For almost all organisations and institutions that have an educational mission, measuring outcomes and evaluating progress is a central aspect of the work. This is usually driven both by an internal desire to understand what has been effective and inform the further development of practice and, by external requirements, to evidence the success of the approach (to funders, educational authorities, potential students etc.)
However, the emphasis of reporting often lies in the realm of quantitative data, with a particular reliance upon measures related to attendance and academic attainment in order to demonstrate impact and progress for young people. Whilst these measures are important, practitioners of peer-to-peer and collaborate learning recognise that they capture only a partial aspect of the wide range of outcomes that can achieved. Too often, progress that is harder to quantify (such as the development of social and emotional capabilities, forming or strengthening relationships or the widening of aspirations and self-belief) does not get fully captured and understood.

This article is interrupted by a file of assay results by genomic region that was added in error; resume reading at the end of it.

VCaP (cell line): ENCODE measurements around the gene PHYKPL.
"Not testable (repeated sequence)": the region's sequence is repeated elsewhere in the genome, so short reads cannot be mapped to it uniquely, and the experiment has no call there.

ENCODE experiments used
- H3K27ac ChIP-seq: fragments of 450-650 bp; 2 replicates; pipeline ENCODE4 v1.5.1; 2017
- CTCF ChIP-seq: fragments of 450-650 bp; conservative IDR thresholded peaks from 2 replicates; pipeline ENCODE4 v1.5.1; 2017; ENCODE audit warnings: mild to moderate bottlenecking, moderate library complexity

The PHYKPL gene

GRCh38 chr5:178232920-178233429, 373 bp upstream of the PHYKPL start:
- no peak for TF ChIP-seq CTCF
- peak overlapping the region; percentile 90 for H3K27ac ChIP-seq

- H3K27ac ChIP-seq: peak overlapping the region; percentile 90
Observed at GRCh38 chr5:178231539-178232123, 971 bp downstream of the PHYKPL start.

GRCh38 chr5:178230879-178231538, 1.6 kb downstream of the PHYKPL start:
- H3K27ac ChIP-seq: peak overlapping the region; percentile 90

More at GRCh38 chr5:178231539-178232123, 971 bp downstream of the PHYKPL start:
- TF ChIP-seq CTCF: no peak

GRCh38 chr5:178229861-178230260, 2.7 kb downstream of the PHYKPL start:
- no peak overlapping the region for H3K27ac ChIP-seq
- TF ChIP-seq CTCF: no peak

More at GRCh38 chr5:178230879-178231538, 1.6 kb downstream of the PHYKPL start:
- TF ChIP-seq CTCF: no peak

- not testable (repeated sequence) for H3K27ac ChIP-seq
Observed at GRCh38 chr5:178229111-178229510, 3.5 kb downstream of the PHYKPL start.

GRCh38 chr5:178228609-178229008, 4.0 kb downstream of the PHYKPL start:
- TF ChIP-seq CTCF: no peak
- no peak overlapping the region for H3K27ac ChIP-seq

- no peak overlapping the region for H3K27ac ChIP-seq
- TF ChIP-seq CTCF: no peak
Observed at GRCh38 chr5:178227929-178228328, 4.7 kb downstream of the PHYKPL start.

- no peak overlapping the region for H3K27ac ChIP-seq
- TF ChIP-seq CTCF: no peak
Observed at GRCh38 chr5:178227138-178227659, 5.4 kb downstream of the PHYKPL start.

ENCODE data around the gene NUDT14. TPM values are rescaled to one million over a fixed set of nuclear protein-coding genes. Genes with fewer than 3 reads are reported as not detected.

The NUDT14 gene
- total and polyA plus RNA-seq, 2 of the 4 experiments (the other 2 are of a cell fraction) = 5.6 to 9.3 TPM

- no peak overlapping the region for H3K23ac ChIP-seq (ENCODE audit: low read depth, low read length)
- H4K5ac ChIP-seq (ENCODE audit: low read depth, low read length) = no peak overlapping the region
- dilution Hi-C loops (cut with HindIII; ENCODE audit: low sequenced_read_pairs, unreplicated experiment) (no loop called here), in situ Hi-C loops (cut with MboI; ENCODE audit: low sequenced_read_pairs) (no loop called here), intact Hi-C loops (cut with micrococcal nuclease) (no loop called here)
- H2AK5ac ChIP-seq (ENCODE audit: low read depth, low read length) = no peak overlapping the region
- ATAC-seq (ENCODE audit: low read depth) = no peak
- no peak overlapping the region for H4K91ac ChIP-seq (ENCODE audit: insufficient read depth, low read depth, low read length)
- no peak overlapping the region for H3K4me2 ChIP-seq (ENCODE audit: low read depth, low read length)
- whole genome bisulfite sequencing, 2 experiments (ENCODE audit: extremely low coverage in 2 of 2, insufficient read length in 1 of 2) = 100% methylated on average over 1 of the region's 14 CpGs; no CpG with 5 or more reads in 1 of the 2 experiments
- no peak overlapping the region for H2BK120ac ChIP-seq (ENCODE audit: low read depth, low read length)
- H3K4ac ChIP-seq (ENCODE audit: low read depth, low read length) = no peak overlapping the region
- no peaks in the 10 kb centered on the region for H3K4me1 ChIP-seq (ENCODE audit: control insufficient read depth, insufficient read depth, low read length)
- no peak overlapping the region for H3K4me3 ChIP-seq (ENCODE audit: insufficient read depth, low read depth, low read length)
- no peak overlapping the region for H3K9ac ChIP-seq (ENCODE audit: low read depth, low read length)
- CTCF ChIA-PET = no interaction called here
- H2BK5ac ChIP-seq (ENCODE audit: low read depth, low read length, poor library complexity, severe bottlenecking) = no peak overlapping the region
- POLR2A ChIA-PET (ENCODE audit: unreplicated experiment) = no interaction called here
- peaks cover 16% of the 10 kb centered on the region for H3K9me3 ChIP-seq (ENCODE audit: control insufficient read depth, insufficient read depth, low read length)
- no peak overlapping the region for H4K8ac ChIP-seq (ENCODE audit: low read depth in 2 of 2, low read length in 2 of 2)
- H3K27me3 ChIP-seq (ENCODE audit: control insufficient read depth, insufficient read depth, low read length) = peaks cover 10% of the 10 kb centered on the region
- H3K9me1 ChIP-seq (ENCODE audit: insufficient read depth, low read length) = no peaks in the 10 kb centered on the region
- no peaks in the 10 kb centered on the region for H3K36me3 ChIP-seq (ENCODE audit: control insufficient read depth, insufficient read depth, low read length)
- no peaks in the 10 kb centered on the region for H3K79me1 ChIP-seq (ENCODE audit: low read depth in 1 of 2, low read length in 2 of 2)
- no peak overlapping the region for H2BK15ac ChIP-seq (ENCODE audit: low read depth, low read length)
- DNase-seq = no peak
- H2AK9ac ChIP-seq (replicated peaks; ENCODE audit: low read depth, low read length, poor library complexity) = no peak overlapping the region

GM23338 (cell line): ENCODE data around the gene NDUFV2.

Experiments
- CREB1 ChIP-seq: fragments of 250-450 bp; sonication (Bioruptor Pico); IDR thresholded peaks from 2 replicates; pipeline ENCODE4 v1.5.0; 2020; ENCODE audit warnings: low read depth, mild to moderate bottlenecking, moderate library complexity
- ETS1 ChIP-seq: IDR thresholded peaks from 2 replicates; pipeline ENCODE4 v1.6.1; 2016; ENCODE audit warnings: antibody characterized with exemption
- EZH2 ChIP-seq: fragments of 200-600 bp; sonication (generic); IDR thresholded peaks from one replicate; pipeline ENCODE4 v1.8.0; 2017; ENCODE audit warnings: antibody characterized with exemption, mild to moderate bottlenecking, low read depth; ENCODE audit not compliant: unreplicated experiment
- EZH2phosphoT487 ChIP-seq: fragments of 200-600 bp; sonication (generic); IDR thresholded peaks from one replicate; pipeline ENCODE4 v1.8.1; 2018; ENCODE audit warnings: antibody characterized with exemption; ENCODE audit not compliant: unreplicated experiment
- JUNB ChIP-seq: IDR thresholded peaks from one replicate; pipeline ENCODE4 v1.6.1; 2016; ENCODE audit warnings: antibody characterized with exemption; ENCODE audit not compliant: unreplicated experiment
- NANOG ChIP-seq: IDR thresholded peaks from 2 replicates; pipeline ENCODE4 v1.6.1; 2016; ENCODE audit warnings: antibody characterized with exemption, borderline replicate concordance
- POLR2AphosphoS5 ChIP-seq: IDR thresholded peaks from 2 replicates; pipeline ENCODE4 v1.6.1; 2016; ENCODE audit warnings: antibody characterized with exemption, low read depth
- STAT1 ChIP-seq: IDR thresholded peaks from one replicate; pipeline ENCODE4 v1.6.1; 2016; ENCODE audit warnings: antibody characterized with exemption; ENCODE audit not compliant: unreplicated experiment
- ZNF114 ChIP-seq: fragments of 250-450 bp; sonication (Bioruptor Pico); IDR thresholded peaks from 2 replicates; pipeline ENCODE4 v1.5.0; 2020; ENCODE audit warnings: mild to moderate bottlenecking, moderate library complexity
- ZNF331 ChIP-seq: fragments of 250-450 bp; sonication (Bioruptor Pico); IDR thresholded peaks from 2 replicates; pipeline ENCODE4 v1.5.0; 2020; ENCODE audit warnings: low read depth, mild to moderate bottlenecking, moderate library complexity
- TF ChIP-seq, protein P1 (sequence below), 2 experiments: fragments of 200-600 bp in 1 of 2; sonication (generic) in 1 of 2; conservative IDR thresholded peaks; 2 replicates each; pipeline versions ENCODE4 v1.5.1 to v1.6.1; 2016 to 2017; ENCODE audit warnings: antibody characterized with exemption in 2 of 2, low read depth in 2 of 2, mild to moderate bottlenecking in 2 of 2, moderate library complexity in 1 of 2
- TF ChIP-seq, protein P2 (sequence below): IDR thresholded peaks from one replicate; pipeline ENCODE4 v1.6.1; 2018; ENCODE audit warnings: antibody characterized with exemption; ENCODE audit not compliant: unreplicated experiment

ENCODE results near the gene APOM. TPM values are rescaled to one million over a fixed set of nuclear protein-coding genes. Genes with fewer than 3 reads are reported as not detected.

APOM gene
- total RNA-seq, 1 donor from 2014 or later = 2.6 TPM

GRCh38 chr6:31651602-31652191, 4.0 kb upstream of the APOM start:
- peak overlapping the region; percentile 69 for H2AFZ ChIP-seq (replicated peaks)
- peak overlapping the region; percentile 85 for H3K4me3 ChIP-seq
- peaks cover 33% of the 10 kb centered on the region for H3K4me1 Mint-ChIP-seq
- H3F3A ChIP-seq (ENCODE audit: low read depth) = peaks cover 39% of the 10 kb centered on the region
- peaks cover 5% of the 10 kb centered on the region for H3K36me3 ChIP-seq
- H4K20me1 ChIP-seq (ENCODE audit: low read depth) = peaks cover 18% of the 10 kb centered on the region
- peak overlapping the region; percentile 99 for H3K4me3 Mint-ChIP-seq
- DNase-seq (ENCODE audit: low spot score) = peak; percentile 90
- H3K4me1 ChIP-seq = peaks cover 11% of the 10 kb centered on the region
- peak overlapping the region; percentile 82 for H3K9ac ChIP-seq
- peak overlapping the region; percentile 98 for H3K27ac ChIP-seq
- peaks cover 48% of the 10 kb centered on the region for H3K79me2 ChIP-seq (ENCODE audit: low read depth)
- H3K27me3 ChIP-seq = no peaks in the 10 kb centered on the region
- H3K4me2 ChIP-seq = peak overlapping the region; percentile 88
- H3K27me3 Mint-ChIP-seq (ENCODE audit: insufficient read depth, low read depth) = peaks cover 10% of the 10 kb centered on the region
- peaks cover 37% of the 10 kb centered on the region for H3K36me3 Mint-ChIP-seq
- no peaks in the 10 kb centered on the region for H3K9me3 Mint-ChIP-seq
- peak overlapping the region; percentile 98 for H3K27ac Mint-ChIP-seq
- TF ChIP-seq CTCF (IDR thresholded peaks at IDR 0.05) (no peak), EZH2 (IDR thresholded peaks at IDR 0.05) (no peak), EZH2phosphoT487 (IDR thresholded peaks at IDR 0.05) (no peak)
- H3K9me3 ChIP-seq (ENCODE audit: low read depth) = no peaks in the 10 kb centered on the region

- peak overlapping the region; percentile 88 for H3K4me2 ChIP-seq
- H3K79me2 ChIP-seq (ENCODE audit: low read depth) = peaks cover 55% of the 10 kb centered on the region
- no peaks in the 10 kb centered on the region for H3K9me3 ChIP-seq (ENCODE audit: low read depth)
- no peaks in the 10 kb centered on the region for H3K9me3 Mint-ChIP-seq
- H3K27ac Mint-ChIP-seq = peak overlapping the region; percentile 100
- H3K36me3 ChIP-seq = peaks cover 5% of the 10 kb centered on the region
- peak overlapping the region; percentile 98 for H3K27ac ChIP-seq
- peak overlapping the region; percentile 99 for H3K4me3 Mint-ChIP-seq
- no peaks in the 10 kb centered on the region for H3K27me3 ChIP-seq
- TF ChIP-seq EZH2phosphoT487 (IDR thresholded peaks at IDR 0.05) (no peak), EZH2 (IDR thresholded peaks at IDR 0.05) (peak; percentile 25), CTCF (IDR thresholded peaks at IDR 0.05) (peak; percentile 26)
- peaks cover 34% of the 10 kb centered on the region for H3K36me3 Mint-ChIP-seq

At the Share to Know learning event in February, we hosted a workshop to explore the importance of storytelling and other creative approaches to demonstrating impact. Together with Alice Sachrajda, a researcher specialising in creative qualitative methods, we exchanged ideas and experiences about how practitioners of peer-to-peer and collaborative learning methods can more fully demonstrate their impact and evaluate their work.
You can download information sheets on some of the approaches we discussed here.